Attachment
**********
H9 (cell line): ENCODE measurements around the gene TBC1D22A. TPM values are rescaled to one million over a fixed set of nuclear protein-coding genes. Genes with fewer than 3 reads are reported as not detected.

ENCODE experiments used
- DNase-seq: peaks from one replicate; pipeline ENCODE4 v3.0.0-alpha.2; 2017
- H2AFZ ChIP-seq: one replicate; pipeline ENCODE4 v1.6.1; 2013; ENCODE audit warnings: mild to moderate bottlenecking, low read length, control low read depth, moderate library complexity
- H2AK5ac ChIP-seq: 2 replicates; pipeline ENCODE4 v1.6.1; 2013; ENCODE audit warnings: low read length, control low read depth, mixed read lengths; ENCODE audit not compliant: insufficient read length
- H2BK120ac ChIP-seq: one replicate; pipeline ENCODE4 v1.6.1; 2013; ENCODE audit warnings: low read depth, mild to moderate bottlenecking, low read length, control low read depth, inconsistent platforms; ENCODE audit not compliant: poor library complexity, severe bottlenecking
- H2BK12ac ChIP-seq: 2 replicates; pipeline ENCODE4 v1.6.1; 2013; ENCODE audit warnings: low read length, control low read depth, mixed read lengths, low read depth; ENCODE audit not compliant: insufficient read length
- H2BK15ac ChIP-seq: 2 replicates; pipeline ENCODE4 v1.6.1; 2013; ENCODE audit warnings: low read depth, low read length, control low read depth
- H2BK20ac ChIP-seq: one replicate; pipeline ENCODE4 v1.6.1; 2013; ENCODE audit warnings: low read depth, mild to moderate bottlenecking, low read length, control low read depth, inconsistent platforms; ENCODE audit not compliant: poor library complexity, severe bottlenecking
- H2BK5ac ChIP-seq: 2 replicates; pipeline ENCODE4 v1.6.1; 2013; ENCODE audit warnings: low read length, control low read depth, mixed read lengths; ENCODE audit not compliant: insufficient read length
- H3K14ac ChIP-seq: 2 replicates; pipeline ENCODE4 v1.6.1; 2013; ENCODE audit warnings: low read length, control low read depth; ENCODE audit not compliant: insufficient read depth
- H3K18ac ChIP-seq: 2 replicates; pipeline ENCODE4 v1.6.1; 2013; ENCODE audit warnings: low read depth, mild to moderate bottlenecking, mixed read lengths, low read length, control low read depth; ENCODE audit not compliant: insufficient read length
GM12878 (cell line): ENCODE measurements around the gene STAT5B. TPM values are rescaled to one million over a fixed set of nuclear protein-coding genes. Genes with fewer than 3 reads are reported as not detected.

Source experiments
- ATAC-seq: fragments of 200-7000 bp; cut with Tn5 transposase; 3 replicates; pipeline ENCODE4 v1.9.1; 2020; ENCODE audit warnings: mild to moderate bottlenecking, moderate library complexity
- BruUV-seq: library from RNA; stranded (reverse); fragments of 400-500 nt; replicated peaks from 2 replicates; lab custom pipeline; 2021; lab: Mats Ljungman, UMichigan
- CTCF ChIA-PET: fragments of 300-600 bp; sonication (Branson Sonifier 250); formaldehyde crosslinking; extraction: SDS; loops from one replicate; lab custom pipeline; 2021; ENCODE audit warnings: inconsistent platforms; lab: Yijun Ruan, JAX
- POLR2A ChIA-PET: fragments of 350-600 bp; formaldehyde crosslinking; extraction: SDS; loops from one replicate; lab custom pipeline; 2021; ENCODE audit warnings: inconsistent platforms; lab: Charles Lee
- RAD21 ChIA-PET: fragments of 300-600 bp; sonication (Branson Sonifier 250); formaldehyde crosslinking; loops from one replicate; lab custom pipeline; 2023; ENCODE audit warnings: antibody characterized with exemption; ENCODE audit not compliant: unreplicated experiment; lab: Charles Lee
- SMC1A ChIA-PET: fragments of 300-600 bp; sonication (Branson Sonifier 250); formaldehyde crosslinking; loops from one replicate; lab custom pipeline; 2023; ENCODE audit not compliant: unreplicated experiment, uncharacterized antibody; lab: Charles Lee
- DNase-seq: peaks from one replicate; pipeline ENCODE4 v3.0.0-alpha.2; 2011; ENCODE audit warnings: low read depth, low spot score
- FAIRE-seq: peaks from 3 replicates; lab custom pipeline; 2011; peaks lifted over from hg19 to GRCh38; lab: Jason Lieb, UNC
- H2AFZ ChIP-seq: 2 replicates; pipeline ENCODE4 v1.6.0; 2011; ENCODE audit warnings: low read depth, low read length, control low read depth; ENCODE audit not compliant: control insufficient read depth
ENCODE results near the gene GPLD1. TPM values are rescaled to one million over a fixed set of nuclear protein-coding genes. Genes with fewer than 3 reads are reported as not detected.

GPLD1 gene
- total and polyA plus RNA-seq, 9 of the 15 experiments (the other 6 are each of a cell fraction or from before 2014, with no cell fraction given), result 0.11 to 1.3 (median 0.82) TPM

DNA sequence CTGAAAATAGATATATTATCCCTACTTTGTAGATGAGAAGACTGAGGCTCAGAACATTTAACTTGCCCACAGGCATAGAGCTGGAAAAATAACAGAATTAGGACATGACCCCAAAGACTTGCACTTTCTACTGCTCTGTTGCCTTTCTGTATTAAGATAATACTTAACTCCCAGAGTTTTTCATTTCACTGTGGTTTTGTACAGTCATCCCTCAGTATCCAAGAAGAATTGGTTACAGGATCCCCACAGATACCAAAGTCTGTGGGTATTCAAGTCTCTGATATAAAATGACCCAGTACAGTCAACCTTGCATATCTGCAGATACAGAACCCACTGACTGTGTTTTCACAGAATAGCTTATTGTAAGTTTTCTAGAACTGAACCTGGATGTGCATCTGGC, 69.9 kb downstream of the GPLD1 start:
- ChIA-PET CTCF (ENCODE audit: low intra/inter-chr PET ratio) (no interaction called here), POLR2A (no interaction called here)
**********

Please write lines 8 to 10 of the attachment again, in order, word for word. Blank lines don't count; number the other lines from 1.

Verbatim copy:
- H2BK15ac ChIP-seq: 2 replicates; pipeline ENCODE4 v1.6.1; 2013; ENCODE audit warnings: low read depth, low read length, control low read depth
- H2BK20ac ChIP-seq: one replicate; pipeline ENCODE4 v1.6.1; 2013; ENCODE audit warnings: low read depth, mild to moderate bottlenecking, low read length, control low read depth, inconsistent platforms; ENCODE audit not compliant: poor library complexity, severe bottlenecking
- H2BK5ac ChIP-seq: 2 replicates; pipeline ENCODE4 v1.6.1; 2013; ENCODE audit warnings: low read length, control low read depth, mixed read lengths; ENCODE audit not compliant: insufficient read length